A 3-year-old boy is dead after his parents mistakenly left him in a hot car in Florida over the weekend. dding to the tragedy, the parents were attending a funeral for another family member when the little boy was accidentally left in the car.
According to the Manatee County Sheriff’s Office, Kyrese Anderson was pronounced dead after spending about three hours in the back of a hot car as his parents attended the funeral – and his two siblings were just feet away in the care of a babysitter.
The confusion, the sheriff’s office says, started when the baby’s parents, Robert Anderson, 29, and Amanda Jo Anderson, 30, took two cars to drop their children off with a babysitter about 1 p.m.
15 minutes: a local TV reporter used this thermometer to show how the temperature in her car increased by 12 degrees in just 15 minutes while in the sun
The two older children – ages 4 and 5 – were in one of the vehicles, as Kyrese was in the other.
The Andersons dropped the two older kids off with the babysitter but forgot about Kyrese. They then took one car to the funeral and left the other – the one containing the boy – in front of the babysitter’s house, as the hot, mid-day sun beat down upon it.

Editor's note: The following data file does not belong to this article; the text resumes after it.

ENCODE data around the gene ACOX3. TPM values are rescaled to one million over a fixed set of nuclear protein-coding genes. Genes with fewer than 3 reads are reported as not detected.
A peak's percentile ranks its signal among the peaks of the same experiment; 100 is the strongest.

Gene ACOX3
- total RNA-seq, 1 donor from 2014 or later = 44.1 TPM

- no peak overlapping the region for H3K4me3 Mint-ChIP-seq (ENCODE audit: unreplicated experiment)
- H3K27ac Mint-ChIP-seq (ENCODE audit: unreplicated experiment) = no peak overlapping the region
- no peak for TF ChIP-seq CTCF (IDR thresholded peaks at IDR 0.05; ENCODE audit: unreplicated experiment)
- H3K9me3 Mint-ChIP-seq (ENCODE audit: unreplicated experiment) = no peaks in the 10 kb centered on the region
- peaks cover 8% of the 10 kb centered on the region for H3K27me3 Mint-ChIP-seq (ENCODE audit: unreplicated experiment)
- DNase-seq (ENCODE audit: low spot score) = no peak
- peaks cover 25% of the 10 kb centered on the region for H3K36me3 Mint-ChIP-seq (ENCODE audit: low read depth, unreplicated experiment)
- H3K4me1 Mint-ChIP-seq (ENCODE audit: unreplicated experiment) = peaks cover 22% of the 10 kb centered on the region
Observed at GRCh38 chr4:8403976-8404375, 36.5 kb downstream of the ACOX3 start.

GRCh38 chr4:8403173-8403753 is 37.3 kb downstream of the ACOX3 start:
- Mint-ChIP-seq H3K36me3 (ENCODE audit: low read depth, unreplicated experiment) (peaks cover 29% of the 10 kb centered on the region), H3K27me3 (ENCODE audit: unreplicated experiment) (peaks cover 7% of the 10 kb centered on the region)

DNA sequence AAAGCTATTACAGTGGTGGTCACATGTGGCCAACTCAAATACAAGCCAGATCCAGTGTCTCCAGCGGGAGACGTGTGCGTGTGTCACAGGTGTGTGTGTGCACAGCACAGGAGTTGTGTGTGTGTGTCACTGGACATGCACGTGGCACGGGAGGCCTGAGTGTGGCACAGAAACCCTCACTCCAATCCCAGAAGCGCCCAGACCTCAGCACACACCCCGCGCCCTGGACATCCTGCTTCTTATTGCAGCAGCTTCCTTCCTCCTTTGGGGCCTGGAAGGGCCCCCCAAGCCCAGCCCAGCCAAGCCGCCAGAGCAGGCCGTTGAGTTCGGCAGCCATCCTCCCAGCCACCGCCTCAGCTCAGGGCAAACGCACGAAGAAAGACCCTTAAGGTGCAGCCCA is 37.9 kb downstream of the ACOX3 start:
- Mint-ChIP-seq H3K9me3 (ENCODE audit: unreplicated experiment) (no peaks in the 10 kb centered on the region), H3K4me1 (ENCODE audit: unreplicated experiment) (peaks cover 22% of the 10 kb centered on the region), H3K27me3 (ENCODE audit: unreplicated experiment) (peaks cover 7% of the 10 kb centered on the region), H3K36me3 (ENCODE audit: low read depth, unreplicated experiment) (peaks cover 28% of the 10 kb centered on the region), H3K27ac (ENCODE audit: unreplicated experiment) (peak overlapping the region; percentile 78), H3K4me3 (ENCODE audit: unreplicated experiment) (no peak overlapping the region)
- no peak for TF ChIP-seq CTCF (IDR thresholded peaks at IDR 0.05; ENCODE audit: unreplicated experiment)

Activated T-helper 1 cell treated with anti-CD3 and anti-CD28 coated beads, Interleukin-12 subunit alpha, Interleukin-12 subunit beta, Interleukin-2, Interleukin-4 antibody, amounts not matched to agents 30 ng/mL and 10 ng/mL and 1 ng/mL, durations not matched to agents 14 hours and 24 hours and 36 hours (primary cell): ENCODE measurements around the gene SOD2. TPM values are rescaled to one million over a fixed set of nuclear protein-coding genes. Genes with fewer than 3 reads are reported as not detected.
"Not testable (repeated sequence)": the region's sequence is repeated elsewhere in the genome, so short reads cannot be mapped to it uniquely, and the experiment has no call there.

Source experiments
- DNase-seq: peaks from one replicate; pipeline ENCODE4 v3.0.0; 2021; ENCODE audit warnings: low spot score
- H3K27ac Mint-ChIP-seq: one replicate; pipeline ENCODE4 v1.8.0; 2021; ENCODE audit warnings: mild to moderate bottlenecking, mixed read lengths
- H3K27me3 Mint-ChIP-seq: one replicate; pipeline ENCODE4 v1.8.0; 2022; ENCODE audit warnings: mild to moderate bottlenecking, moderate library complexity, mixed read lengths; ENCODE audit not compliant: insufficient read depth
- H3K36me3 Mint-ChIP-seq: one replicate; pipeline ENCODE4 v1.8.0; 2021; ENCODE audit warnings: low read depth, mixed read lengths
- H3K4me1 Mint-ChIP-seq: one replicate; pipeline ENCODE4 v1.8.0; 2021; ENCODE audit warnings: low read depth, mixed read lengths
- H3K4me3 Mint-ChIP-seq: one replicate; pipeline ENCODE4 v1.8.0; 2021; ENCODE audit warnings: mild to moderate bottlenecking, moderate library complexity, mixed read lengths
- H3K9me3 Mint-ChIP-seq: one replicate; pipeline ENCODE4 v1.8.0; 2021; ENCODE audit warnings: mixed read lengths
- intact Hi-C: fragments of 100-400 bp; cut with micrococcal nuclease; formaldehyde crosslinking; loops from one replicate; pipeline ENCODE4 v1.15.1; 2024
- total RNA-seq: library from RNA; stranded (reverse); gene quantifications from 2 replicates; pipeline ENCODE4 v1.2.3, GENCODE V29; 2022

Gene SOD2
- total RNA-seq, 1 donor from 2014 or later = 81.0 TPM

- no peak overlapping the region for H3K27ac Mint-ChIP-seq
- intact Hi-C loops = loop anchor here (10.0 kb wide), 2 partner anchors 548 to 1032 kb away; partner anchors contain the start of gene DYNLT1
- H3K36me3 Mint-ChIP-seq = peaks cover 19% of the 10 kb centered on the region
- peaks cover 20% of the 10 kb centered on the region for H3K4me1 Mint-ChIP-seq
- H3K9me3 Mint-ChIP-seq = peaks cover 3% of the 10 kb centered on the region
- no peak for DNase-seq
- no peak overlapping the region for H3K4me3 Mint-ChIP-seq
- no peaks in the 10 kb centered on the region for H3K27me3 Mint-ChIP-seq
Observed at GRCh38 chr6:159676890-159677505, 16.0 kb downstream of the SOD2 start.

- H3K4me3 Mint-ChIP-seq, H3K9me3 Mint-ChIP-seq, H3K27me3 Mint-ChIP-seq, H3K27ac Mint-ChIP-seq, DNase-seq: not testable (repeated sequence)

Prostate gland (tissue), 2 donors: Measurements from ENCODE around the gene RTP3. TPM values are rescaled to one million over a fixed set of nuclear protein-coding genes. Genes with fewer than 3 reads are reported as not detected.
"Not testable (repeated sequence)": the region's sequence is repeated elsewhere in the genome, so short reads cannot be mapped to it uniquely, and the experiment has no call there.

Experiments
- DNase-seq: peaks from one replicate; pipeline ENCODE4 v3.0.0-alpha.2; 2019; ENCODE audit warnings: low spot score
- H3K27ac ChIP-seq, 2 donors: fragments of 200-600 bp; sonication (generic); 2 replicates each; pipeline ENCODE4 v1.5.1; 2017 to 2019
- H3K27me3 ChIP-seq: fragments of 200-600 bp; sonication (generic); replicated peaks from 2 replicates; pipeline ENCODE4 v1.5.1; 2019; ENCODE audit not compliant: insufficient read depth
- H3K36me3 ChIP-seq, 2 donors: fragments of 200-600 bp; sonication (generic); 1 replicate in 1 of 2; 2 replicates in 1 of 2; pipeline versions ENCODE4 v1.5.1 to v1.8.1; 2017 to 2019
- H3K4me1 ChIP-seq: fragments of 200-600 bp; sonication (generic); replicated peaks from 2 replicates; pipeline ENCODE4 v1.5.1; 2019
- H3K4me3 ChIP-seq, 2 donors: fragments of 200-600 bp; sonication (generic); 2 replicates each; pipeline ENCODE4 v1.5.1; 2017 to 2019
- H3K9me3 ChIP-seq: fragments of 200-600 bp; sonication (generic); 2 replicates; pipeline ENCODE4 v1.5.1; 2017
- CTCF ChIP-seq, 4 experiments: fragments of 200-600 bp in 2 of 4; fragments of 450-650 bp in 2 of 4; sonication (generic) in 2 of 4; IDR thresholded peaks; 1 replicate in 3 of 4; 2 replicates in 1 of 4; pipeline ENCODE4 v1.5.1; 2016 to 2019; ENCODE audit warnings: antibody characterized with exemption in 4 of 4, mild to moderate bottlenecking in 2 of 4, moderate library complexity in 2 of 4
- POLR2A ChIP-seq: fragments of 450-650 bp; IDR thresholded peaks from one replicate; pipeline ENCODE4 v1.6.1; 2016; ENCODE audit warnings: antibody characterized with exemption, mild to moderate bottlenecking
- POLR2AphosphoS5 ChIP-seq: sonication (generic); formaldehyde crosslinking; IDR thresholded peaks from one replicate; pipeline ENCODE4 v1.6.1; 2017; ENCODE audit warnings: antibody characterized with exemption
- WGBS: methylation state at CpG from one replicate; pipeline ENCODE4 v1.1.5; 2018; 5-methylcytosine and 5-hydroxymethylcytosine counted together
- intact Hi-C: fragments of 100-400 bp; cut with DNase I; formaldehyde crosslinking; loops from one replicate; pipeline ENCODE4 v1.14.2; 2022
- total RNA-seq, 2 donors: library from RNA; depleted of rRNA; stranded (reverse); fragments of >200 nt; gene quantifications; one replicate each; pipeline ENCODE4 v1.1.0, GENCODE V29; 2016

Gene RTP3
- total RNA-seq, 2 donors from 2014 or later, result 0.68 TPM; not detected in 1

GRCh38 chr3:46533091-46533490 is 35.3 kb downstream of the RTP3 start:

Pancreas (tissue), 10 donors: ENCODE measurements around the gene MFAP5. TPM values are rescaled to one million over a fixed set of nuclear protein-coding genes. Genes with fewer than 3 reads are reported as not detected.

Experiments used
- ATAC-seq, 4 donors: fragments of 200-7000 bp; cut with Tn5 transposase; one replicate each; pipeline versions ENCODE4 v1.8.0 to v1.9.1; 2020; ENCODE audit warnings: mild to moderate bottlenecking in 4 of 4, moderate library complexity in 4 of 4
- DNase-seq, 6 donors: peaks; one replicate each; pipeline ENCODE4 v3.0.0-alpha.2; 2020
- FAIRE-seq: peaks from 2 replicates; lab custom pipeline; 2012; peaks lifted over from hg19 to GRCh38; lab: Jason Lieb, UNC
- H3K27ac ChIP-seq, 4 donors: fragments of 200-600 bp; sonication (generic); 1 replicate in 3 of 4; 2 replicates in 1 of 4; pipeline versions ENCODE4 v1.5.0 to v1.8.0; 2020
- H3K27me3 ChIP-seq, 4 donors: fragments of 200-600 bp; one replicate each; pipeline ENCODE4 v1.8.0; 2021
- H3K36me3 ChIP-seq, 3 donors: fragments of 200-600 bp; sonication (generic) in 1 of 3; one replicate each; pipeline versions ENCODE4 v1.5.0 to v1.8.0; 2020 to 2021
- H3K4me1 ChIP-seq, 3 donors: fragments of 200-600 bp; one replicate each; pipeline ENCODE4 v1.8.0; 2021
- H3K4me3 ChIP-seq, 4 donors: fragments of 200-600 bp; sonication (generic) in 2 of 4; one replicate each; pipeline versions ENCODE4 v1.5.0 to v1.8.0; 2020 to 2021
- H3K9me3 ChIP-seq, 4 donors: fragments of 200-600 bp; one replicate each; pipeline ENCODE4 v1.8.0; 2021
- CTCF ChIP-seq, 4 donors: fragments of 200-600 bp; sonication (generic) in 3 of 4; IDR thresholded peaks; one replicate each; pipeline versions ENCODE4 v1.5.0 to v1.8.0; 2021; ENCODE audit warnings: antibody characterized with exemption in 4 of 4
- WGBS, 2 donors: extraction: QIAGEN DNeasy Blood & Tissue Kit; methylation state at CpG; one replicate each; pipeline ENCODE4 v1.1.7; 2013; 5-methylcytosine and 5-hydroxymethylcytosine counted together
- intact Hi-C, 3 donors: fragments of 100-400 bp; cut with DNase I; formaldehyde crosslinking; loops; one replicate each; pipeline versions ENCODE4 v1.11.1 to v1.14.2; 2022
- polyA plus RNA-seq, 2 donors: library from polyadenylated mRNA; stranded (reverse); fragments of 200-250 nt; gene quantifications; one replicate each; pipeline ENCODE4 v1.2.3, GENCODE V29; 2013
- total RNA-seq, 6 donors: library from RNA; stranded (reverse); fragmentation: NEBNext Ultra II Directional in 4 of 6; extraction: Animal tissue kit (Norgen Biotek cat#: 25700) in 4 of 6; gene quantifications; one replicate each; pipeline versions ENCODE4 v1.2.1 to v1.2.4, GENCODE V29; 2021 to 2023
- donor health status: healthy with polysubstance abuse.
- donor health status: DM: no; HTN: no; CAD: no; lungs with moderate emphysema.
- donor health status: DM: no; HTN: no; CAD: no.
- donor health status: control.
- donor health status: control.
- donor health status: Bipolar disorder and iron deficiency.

‘They get back from the funeral several hours later,’ Dave Bristow with the Manatee County Sheriff’s Office told WTSP.com, ‘and they ask where the 3-year-old was, and the babysitter said, “I thought he was with you?'”
The couple rushed to the car and found the baby unresponsive inside at about 4 p.m. and called 9-1-1.
Kyrese was pronounced dead at a local hospital.
Heat related vehicle deaths amongst children are relatively rare and tends to happen, as one would imagine, more frequently in places with warmer climates, like the southwest and Florida.
According to the website KidsandCars.org, 33 children were killed in the U.S. when they were left in hot cars in 2011. That’s down from 49 in 2010.
Non traffic Fatalities of Children.JPG
The group suggests parents take precautions to keep them from forgetting about children sitting in rear car seats. For example, leaving a purse or cell phone in the backseat is a good way to ensure that you will look in the back of the vehicle before getting out of it.
The group also suggests putting a large stuffed animal in the seat when the baby is not in the vehicle. When the baby is in the vehicle, the group suggests you put the stuffed animal in the front seat as a reminder that a baby is in the back.
Additionally, the group suggests parents get in the habit of always opening a rear door when they reach a destination – the group calls this ‘ look before you lock.’
Investigators are awaiting autopsy results to determine Kyrese’s cause of death. No charges have been filed against the parents.